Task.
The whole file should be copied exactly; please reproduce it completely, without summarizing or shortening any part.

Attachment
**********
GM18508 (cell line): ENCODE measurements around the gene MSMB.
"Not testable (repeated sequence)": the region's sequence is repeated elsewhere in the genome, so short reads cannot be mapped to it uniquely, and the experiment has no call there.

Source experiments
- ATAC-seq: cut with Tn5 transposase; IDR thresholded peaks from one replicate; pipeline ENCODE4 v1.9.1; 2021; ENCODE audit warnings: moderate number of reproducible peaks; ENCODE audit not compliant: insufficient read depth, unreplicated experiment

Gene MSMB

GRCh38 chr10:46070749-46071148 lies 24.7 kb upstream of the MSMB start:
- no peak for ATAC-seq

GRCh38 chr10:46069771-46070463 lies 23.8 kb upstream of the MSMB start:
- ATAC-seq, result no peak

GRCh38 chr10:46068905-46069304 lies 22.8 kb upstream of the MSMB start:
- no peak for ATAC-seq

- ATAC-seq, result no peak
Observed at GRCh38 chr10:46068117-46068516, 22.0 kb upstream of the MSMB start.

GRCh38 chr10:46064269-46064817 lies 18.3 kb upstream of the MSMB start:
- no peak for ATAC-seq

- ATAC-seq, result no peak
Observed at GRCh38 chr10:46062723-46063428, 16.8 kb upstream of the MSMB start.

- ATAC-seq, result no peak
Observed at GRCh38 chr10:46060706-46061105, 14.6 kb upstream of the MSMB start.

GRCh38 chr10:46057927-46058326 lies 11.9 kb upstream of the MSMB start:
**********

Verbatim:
GM18508 (cell line): ENCODE measurements around the gene MSMB.
"Not testable (repeated sequence)": the region's sequence is repeated elsewhere in the genome, so short reads cannot be mapped to it uniquely, and the experiment has no call there.

Source experiments
- ATAC-seq: cut with Tn5 transposase; IDR thresholded peaks from one replicate; pipeline ENCODE4 v1.9.1; 2021; ENCODE audit warnings: moderate number of reproducible peaks; ENCODE audit not compliant: insufficient read depth, unreplicated experiment

Gene MSMB

GRCh38 chr10:46070749-46071148 lies 24.7 kb upstream of the MSMB start:
- no peak for ATAC-seq

GRCh38 chr10:46069771-46070463 lies 23.8 kb upstream of the MSMB start:
- ATAC-seq, result no peak

GRCh38 chr10:46068905-46069304 lies 22.8 kb upstream of the MSMB start:
- no peak for ATAC-seq

- ATAC-seq, result no peak
Observed at GRCh38 chr10:46068117-46068516, 22.0 kb upstream of the MSMB start.

GRCh38 chr10:46064269-46064817 lies 18.3 kb upstream of the MSMB start:
- no peak for ATAC-seq

- ATAC-seq, result no peak
Observed at GRCh38 chr10:46062723-46063428, 16.8 kb upstream of the MSMB start.

- ATAC-seq, result no peak
Observed at GRCh38 chr10:46060706-46061105, 14.6 kb upstream of the MSMB start.

GRCh38 chr10:46057927-46058326 lies 11.9 kb upstream of the MSMB start: